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A lean, taut novel about an artist—a painter—at the height of her career, about the art world, about love, fidelity, fame, betrayal, and the large choices and prices paid in the quest for art for art's sake. By the much-admired author of The Spoiler ("cutting wit and razor-sharp writing"—NYTBR; "a dark, sparkly gem of a book"—Christopher Buckley) and Hame ("I couldn't put it down"—Patrick McGrath).
Eve Laing, celebrated artist, once the muse of legendary painter and "monstre sacré" Florian Kiš, is a photorealist painter of flowers at the peak of her career, with her work in international galleries and museums.
Now Eve is embarking on her most ambitious work to date—seven enormous, elaborate panels of the world's deadliest plants. In psychic preparation, she has taken a wrecking ball to her opulent high-wire life, jettisoning her marriage for a beautiful young lover, a drifter half her age, who seems to share her single-minded artistic vision. As the novel opens out, Eve is on a late-night walk through London, setting out from her former family home in the well-heeled west of the city, back to her studio, a converted factory in the grittier east, where her recently completed masterpiece hangs and where a fatal reckoning may await. . . . Eve makes her way through the city and reflects on her life today and as it was years ago, and considers the large choices she has made and their repercussions. As she walks, she summons up her wild art college days in London; her New York years as a tyro artist; her vicious rivalry with her college roommate, now a celebrated figure on the international conceptual art scene whose full-blown success and recognition still infuriates and rankles Eve's sense of rightness with the world. And as she weighs what's been gained and what's been lost in pursuit of her art, a sense of dread settles over her, one she cannot shake, and as Nightshade moves to its dark, shocking end, it explores large questions--about ambition . . . artistic truth . . . betrayal . . . about bad people making good art . . . about the consequences of fame . . . and the devastating price of love.
About the Author
Annalena McAfee worked in newspapers for more than three decades. She was arts and literary editor of the Financial Times and founded the Guardian Review, which she edited for six years. McAfee is the author of the novels Hame and The Spoiler and lives in Gloucestershire, England, with her husband, the writer Ian McEwan.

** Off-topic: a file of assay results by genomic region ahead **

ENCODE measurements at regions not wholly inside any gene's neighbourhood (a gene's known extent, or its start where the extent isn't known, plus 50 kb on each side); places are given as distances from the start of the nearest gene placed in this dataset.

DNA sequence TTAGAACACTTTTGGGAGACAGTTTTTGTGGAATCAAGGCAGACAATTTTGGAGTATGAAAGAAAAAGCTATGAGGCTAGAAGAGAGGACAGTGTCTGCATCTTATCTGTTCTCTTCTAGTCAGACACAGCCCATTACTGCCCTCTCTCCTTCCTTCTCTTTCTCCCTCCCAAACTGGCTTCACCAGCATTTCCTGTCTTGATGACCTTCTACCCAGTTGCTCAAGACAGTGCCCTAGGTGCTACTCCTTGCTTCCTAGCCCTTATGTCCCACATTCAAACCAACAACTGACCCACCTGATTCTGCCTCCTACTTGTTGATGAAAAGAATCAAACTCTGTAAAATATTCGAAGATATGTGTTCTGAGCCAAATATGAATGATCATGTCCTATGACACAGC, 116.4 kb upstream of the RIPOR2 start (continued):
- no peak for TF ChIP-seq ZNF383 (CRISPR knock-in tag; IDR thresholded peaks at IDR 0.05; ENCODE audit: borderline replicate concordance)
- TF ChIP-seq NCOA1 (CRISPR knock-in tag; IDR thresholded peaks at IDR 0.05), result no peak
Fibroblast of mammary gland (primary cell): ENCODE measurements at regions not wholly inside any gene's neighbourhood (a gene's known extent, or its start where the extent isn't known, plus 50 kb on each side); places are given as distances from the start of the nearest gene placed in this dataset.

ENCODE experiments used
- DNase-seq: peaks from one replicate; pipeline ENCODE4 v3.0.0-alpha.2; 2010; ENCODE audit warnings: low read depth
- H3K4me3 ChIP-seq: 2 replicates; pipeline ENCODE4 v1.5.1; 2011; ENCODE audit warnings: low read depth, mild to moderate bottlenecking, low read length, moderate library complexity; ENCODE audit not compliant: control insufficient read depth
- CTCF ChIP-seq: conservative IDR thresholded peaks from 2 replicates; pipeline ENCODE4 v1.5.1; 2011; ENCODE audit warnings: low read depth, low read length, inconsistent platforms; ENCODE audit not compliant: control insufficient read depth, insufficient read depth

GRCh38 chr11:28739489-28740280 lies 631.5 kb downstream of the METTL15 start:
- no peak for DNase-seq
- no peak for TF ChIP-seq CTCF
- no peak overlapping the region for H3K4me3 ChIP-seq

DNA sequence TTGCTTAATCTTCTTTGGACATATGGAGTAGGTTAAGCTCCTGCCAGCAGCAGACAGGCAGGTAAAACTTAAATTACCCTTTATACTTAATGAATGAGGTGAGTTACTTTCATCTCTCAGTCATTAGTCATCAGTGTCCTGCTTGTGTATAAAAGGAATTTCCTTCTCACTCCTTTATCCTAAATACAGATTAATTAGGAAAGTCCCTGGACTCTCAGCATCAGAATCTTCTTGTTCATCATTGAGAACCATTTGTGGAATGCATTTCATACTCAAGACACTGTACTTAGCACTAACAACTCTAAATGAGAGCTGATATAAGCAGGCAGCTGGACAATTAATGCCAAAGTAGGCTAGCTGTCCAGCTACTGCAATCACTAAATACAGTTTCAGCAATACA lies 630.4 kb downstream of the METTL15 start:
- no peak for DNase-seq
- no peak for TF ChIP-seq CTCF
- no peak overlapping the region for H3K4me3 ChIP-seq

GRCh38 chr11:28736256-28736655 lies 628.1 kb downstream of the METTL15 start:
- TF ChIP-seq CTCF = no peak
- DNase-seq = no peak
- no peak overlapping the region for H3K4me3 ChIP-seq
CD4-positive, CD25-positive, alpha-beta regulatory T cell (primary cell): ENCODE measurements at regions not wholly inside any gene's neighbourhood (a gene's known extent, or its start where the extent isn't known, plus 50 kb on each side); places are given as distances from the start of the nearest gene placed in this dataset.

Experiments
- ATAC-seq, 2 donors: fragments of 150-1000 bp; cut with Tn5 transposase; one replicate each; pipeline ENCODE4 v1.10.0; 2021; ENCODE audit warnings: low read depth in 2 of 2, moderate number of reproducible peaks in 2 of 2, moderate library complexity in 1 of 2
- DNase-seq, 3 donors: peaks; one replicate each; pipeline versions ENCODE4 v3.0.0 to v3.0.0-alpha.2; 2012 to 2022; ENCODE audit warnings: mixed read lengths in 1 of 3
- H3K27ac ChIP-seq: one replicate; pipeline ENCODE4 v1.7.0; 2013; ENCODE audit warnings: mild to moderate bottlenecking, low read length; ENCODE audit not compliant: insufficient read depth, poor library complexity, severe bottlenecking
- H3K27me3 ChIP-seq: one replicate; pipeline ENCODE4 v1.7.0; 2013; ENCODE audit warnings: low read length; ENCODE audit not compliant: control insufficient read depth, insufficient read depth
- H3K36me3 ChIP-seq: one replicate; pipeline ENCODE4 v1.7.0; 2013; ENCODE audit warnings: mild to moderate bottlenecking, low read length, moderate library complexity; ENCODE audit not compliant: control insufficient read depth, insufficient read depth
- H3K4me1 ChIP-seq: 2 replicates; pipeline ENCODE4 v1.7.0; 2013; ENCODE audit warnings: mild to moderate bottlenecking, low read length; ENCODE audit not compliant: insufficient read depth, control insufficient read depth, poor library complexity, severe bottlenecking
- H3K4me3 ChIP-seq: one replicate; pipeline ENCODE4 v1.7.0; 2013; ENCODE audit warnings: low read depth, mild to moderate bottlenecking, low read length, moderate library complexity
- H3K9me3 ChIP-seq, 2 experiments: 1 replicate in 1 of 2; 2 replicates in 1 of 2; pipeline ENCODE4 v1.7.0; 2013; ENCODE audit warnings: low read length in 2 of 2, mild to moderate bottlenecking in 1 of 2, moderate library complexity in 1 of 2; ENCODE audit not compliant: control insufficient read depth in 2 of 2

“Fabulously, uncomfortably observant . . . McAfee’s prose is lyrical yet sharp, and her descriptions of both the method and the intricately researched work itself are superbly convincing . . . The novel fascinates . . . Vastly satisfying.”
—Joanna Briscoe, The Guardian (UK)
“A glorious novel . . . full of twisted sexuality, art and power . . . Brutal and unforgettable.”
—Alex Preston, The Observer (UK)
“Brilliant and biting. . . . Nightshade, which tells the story of a botanical artist reckoning with her legacy over the course of a single night, induces sympathy for its viperish protagonist—and then well and truly twists the knife.”
—Financial Times (UK)
“A magnificent and taut evocation of the passage of time, the meaning of fidelity and trust, and the prices paid in love and friendship in service of one’s art, Nightshade is a breathtaking, extraordinary exploration of the cost of art for its own sake.”
“Instilling this literary thriller with intimations of menace and death, McAfee follows Eve on a rainy winter evening as her life falls apart. From the posh street outside her former home she watches her “starchitect” husband, Kristof, with his new girlfriend. . . . An immersive depiction of the painting process and an intimate, thought-provoking portrait of the cost of staying true to an artistic vision, especially for a woman.”
“Caustically entertaining. . . . A pleasing investigation of the limits of artistic influence.”
“Whip-smart. . . . A brilliant character study encased in a gripping plot with a fabulous final twist.”